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For years I was angry that the movie did win the Berlin Film Festival, but never found a German distributor. Now at last I caught up with it, and actually seem to understand what scared the suits off.

That film is mayhem – it is early Greengrass, in full cinematographic spin, in a whirlwind around his protagonists, but not confined but too many millions of dollars of Hollywood money. He dives into groups of angry mobs, of confused policemen, of scared demonstrators, and lets us share the confusion and the anger and their scare.

The film proceeds like a ticking clock, leading us one tick after tock nearer towards the inevitable catastrophe. This is all no-frills, I believe there was no music soundtrack at all in the film used to enhance atmosphere or suggest danger. The people we meet live in a constant life of frustration about the political reality and a constant need of improvisation for getting ahead with the normal life.

When the Derry citizens assemble for another demonstration for civil rights and against what they see as the English occupation army, everything is normal in the erupting chaos. Only in the intercutting between the various fronts of police headquarters, police in the field and demonstrators do we realise that something goes more wrong than usual, and when the police starts shooting, it almost feels like the most natural thing.

Is it a film that can only be understood if you are well aware of the historical sitiuation in Britain and Northern Ireland between the 1960s and 1980s? No, Greengrass is much too sophisticated a film maker, he tells you a story that could actually be set anywhere, it could also be a complete work of fiction. That it is true, and that it represents one the most stunning bits of unfairness and injustice in modern Western European history (including the government investigation that followed) only makes it even darker. But whoever sees the story unfold will understand how after the events of 1972, the IRA was flooded with angry young men and women convinced that their fight against the British was a just cause. Who could blame them?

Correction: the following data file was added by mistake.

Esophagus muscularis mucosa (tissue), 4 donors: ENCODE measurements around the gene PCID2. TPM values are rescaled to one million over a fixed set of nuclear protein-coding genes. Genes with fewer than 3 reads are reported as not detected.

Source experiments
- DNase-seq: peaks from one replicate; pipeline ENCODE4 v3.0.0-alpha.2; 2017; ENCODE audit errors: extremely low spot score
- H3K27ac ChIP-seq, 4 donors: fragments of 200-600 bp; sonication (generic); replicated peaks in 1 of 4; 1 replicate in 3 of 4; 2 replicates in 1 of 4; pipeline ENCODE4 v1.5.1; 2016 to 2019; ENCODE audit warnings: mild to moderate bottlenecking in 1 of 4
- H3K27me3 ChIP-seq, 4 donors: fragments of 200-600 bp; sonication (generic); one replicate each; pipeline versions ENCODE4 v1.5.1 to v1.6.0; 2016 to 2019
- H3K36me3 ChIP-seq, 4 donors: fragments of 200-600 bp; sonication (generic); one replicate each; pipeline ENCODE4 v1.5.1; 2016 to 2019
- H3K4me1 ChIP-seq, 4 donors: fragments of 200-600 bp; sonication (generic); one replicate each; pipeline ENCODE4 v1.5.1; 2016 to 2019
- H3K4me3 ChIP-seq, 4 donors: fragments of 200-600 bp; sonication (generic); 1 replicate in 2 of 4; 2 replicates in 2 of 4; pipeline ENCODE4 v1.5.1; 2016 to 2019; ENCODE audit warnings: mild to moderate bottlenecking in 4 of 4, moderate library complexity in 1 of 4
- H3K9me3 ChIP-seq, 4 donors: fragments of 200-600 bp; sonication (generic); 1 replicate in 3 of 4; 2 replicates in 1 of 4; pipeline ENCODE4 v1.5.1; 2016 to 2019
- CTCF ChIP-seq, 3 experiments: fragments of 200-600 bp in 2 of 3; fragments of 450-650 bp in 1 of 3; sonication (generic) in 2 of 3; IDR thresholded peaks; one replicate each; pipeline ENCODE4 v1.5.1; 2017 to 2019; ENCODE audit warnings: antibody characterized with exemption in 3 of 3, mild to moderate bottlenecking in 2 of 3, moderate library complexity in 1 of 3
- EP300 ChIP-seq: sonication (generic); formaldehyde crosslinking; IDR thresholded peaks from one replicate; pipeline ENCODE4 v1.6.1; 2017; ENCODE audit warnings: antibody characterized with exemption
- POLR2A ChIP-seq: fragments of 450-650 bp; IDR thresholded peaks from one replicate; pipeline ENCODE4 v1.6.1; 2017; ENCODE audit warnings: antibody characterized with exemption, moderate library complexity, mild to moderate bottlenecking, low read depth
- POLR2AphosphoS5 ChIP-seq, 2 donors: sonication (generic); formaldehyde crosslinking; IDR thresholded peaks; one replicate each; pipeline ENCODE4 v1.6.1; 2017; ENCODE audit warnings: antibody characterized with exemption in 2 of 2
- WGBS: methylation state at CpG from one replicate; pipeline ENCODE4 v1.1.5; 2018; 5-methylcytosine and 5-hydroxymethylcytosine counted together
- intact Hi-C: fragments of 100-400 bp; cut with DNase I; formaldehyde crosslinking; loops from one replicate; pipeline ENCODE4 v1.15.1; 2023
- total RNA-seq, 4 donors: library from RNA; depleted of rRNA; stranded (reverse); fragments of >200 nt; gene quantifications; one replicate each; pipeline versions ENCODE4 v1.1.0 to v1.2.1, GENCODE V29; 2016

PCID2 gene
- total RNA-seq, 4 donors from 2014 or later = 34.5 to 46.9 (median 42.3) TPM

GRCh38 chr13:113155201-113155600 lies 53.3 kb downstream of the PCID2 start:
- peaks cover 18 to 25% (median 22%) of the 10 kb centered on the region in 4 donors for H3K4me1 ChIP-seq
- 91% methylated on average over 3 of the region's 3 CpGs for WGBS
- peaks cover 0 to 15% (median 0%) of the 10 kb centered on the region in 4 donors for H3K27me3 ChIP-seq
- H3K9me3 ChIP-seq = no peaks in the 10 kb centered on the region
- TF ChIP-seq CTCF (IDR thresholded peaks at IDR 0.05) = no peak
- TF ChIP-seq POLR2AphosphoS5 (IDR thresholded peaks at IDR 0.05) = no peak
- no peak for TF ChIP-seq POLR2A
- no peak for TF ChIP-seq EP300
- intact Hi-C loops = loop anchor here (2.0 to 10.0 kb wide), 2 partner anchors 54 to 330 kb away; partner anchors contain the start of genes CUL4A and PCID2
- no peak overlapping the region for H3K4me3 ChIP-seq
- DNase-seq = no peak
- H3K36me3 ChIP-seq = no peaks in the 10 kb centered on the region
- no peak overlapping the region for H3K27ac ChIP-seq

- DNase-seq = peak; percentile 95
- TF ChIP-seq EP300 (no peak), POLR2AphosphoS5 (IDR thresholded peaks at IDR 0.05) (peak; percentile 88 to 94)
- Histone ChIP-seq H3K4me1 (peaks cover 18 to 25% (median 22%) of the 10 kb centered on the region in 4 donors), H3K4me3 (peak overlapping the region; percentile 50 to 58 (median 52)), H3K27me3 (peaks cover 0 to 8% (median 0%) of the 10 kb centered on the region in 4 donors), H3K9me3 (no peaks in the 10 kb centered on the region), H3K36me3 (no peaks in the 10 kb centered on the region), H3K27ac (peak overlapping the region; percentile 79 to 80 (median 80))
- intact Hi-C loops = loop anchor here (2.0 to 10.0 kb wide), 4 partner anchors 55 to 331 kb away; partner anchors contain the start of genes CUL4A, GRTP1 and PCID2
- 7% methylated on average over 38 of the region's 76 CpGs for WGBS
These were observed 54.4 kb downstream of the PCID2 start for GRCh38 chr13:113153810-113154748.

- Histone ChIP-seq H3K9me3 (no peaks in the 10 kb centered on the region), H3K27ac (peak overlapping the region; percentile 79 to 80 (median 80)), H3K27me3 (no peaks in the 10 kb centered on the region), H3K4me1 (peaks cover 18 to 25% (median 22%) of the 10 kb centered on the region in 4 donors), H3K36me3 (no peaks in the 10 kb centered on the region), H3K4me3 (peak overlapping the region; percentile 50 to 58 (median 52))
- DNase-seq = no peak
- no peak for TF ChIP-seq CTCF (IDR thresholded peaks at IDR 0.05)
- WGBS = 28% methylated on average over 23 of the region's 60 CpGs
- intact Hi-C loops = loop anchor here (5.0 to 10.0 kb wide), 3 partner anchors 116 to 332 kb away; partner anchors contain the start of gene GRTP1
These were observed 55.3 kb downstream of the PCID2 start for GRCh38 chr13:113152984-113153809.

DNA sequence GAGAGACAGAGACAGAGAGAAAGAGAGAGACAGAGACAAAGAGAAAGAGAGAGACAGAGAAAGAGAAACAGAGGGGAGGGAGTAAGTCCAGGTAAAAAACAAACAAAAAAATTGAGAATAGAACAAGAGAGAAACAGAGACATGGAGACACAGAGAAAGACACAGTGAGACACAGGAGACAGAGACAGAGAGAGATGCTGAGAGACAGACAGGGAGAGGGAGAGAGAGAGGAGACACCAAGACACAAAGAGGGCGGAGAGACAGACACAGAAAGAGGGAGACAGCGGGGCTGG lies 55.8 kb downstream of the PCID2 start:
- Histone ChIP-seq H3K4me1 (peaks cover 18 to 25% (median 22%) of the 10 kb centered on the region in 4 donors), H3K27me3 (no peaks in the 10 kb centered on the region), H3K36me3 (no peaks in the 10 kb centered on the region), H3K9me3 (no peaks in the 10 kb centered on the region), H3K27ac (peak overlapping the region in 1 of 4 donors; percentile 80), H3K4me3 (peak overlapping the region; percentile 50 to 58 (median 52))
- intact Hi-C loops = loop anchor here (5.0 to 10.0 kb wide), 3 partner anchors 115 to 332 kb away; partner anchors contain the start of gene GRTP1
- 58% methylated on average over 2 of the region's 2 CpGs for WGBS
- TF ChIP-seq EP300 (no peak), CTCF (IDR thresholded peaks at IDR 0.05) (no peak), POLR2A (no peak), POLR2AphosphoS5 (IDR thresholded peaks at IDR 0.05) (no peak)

Roger Ebert:

The latest investigation on the events of the 1972 Bloody Sunday was only finalised and published in 2010, after which then-Prime Minister Cameron formally apologised to the victims and their families. This report is a thrill read in its own right:

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